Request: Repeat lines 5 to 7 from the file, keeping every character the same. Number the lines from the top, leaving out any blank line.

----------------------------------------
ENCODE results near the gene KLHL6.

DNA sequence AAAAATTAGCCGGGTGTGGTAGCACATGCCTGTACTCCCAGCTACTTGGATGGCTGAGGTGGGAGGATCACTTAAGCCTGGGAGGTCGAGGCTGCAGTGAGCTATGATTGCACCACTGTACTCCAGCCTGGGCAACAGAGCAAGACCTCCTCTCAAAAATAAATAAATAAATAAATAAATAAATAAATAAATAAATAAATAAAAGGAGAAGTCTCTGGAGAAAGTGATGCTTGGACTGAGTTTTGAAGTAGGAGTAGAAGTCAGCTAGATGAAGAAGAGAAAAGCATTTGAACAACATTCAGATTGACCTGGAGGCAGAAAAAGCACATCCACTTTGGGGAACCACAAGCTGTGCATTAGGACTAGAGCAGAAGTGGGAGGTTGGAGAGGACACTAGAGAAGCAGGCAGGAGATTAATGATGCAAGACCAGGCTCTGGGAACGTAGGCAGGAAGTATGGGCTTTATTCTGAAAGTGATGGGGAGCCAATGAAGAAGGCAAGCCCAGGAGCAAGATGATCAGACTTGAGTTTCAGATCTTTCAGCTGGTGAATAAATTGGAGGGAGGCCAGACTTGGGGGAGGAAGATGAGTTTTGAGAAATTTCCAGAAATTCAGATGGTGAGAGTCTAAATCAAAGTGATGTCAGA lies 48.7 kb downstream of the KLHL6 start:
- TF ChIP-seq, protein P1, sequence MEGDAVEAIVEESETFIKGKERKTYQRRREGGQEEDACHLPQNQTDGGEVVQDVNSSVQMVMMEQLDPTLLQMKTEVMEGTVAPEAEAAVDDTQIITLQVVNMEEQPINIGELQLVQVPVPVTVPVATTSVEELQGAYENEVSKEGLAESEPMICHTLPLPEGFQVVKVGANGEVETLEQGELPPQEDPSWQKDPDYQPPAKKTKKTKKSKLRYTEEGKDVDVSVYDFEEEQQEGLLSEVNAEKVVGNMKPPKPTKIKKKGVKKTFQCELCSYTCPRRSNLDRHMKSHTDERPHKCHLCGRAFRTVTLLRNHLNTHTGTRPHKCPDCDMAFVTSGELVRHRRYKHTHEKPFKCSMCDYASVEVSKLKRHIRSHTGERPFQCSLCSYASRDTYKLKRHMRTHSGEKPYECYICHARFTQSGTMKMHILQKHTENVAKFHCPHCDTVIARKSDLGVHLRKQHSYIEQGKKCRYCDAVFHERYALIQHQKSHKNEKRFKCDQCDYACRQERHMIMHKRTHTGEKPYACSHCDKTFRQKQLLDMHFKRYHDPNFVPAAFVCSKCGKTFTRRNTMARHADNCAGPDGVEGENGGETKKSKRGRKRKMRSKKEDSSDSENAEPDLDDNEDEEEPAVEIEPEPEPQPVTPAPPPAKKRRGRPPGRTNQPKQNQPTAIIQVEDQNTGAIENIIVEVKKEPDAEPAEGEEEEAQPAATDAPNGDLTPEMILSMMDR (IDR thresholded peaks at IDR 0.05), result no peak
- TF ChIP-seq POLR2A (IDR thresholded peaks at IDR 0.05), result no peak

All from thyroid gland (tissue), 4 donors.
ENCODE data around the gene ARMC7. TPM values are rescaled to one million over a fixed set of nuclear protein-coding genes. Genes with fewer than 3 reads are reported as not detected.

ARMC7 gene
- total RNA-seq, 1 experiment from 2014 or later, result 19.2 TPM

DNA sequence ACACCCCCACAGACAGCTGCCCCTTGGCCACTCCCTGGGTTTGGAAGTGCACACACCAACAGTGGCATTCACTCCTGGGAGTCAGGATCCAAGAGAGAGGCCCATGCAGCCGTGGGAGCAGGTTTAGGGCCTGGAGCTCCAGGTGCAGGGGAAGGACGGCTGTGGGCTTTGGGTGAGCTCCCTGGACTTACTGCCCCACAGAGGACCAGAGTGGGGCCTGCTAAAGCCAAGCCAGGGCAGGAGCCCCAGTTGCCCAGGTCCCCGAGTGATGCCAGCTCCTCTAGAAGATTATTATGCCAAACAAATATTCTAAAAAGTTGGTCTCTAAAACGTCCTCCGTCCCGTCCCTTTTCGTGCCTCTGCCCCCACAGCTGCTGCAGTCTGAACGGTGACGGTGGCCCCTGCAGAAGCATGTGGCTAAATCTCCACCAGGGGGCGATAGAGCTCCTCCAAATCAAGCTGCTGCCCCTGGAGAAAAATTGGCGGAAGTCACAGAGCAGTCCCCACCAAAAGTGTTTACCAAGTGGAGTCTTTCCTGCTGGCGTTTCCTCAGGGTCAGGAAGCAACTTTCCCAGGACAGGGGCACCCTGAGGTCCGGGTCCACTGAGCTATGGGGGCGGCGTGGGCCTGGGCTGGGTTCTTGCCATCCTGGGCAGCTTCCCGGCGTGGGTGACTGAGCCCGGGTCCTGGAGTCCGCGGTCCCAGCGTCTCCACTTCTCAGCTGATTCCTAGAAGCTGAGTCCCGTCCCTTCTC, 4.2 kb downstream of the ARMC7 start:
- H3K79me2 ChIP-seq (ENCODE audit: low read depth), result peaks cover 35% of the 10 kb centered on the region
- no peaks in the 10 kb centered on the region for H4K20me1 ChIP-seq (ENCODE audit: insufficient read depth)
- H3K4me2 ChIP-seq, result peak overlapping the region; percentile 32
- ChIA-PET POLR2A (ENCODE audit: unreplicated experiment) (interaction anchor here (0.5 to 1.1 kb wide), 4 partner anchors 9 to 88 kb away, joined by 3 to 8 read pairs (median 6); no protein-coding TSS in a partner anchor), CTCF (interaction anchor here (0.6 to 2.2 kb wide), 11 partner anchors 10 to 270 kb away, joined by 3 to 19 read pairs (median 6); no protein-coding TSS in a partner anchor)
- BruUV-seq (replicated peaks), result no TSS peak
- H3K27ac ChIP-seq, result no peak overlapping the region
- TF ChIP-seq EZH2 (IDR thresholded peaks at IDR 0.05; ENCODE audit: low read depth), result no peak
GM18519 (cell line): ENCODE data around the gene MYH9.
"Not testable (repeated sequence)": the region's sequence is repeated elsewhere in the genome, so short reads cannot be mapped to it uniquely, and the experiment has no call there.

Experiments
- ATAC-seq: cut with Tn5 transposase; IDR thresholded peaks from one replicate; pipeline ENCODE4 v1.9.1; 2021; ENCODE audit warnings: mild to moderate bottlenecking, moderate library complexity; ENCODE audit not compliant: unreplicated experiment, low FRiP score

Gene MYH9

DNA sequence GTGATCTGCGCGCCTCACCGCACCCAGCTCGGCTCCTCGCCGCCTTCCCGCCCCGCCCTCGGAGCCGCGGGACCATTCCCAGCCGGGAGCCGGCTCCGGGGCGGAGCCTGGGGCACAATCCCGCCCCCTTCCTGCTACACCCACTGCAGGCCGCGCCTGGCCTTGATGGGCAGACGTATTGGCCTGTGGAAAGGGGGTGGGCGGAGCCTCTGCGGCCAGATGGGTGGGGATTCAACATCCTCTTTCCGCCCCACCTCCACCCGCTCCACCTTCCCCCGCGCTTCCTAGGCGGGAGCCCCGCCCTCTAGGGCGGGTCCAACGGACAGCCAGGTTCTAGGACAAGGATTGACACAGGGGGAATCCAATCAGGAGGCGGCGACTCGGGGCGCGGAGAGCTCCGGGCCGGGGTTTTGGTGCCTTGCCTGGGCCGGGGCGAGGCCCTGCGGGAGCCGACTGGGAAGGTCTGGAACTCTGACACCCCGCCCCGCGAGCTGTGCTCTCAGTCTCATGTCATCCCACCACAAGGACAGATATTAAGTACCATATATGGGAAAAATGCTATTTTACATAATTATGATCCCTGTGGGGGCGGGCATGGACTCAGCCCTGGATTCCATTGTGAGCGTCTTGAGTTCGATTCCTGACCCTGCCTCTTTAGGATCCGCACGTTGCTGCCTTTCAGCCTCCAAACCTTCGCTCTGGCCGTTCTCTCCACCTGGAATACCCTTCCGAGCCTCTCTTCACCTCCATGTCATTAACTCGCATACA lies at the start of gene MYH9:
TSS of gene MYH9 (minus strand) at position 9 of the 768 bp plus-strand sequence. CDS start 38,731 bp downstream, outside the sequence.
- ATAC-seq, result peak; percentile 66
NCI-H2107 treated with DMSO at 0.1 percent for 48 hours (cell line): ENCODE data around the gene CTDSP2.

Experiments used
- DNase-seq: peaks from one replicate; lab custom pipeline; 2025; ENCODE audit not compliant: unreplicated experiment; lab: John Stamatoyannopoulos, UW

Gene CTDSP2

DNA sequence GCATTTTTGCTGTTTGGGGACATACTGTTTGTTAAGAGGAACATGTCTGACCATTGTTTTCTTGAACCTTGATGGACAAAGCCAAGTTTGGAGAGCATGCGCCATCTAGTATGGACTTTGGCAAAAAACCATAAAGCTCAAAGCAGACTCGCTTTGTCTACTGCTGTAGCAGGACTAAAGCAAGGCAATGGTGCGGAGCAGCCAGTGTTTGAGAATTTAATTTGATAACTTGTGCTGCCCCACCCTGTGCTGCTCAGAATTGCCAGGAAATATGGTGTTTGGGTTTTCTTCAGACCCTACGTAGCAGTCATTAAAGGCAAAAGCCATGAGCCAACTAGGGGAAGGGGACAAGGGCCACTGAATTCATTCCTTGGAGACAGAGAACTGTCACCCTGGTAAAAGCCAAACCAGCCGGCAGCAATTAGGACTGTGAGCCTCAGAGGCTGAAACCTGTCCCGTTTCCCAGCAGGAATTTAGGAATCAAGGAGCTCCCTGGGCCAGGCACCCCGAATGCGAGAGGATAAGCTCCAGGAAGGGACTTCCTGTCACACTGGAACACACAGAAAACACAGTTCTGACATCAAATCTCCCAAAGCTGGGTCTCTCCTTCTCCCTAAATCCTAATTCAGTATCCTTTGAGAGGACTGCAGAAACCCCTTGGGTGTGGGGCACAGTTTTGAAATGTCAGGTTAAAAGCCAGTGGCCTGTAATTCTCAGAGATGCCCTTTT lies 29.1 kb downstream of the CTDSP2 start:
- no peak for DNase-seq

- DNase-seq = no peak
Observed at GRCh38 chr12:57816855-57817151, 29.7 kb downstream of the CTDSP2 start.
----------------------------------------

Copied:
All from thyroid gland (tissue), 4 donors.
ENCODE data around the gene ARMC7. TPM values are rescaled to one million over a fixed set of nuclear protein-coding genes. Genes with fewer than 3 reads are reported as not detected.

ARMC7 gene